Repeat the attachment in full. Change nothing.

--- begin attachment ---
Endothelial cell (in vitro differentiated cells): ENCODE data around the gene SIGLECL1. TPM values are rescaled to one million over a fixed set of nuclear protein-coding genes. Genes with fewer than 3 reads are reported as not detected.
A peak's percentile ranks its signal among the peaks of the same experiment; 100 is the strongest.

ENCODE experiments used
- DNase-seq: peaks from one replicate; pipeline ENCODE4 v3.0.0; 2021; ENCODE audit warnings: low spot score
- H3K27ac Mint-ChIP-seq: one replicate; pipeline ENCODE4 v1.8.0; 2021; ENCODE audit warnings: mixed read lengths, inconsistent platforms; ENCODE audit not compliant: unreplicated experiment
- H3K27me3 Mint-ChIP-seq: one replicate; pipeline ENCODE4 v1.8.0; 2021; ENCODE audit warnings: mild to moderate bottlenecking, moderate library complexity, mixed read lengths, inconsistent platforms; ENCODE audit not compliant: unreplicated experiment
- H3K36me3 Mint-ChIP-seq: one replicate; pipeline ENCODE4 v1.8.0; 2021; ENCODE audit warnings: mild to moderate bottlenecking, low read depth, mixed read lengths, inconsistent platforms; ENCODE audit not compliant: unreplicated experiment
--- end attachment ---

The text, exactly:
Endothelial cell (in vitro differentiated cells): ENCODE data around the gene SIGLECL1. TPM values are rescaled to one million over a fixed set of nuclear protein-coding genes. Genes with fewer than 3 reads are reported as not detected.
A peak's percentile ranks its signal among the peaks of the same experiment; 100 is the strongest.

ENCODE experiments used
- DNase-seq: peaks from one replicate; pipeline ENCODE4 v3.0.0; 2021; ENCODE audit warnings: low spot score
- H3K27ac Mint-ChIP-seq: one replicate; pipeline ENCODE4 v1.8.0; 2021; ENCODE audit warnings: mixed read lengths, inconsistent platforms; ENCODE audit not compliant: unreplicated experiment
- H3K27me3 Mint-ChIP-seq: one replicate; pipeline ENCODE4 v1.8.0; 2021; ENCODE audit warnings: mild to moderate bottlenecking, moderate library complexity, mixed read lengths, inconsistent platforms; ENCODE audit not compliant: unreplicated experiment
- H3K36me3 Mint-ChIP-seq: one replicate; pipeline ENCODE4 v1.8.0; 2021; ENCODE audit warnings: mild to moderate bottlenecking, low read depth, mixed read lengths, inconsistent platforms; ENCODE audit not compliant: unreplicated experiment